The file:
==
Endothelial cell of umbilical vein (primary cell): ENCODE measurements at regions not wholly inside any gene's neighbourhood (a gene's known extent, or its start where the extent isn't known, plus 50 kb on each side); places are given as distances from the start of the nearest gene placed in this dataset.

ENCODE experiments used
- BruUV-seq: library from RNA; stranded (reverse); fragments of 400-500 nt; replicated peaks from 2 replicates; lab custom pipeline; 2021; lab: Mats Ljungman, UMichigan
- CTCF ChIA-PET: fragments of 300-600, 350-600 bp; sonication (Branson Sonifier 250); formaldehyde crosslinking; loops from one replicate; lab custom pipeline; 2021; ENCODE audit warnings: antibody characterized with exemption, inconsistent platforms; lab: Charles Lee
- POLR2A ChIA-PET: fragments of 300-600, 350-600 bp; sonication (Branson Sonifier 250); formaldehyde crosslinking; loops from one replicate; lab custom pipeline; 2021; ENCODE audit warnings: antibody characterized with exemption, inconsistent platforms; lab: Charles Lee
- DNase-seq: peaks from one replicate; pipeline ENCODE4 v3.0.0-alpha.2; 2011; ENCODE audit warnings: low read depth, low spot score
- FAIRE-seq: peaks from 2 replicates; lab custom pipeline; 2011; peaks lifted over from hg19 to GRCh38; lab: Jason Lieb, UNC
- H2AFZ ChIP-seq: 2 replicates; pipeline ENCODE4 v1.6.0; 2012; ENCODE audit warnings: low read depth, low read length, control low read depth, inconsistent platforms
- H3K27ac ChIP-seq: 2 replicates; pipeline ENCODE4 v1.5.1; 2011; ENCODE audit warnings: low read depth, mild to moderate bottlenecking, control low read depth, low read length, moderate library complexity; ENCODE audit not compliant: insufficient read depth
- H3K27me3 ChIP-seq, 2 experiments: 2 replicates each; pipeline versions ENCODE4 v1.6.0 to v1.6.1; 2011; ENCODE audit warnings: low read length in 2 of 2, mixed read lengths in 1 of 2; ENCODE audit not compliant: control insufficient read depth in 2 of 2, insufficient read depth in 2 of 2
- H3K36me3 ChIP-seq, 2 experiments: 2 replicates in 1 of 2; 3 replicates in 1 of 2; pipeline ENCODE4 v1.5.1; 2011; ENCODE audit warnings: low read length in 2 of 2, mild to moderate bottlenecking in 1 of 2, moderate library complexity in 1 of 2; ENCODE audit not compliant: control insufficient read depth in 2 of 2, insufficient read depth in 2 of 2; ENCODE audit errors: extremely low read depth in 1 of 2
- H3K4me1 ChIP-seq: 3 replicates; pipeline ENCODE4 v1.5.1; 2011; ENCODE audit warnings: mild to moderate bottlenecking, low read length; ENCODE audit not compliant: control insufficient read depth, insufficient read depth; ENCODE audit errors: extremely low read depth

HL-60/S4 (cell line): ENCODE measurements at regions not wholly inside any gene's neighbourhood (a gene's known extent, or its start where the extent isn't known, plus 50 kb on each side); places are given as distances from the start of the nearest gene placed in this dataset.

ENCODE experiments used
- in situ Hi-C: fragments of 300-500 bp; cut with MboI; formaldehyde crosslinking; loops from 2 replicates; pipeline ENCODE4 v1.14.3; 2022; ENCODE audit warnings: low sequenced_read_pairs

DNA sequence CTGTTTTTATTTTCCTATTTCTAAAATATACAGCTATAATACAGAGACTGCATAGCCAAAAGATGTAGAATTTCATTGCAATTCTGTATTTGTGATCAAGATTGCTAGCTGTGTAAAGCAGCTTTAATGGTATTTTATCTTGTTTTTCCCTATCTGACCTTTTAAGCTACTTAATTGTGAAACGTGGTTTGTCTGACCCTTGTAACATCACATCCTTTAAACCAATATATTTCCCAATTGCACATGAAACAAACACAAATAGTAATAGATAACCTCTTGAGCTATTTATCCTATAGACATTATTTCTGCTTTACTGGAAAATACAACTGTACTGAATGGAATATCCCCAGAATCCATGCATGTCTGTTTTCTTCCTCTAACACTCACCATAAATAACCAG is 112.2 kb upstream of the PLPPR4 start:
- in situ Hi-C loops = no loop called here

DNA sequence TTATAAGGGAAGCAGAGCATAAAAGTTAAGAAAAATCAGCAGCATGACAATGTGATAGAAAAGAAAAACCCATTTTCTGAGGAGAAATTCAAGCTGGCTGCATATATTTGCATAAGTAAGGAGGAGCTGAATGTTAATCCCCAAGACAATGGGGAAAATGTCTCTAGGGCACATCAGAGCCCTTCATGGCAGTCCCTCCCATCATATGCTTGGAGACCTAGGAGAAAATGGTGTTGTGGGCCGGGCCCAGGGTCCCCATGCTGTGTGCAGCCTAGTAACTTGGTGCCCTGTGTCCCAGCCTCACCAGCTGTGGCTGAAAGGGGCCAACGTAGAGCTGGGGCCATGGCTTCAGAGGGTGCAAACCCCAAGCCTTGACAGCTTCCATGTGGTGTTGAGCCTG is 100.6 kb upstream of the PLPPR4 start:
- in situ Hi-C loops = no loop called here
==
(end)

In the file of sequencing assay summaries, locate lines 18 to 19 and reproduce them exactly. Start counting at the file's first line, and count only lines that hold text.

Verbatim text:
DNA sequence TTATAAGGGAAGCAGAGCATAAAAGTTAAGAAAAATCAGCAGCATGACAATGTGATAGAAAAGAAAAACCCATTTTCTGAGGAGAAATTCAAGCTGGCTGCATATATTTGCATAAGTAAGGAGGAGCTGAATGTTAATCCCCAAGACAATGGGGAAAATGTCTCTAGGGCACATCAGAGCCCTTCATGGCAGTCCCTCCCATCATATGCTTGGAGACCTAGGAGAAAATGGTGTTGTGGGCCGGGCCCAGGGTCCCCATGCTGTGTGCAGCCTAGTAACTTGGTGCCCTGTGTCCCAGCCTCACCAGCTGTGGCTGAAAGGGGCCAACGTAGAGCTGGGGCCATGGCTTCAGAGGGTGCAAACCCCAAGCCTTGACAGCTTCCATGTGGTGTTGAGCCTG is 100.6 kb upstream of the PLPPR4 start:
- in situ Hi-C loops = no loop called here